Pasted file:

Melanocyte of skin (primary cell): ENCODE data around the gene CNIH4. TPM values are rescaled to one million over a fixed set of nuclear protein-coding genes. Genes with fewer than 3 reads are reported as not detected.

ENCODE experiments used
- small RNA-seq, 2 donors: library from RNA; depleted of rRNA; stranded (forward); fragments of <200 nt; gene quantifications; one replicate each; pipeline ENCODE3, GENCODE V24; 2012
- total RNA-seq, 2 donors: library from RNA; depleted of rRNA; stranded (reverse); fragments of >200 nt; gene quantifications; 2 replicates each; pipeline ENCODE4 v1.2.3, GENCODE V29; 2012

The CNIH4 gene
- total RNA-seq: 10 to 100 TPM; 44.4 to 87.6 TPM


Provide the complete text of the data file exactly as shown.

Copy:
Melanocyte of skin (primary cell): ENCODE data around the gene CNIH4. TPM values are rescaled to one million over a fixed set of nuclear protein-coding genes. Genes with fewer than 3 reads are reported as not detected.

ENCODE experiments used
- small RNA-seq, 2 donors: library from RNA; depleted of rRNA; stranded (forward); fragments of <200 nt; gene quantifications; one replicate each; pipeline ENCODE3, GENCODE V24; 2012
- total RNA-seq, 2 donors: library from RNA; depleted of rRNA; stranded (reverse); fragments of >200 nt; gene quantifications; 2 replicates each; pipeline ENCODE4 v1.2.3, GENCODE V29; 2012

The CNIH4 gene
- total RNA-seq: 10 to 100 TPM; 44.4 to 87.6 TPM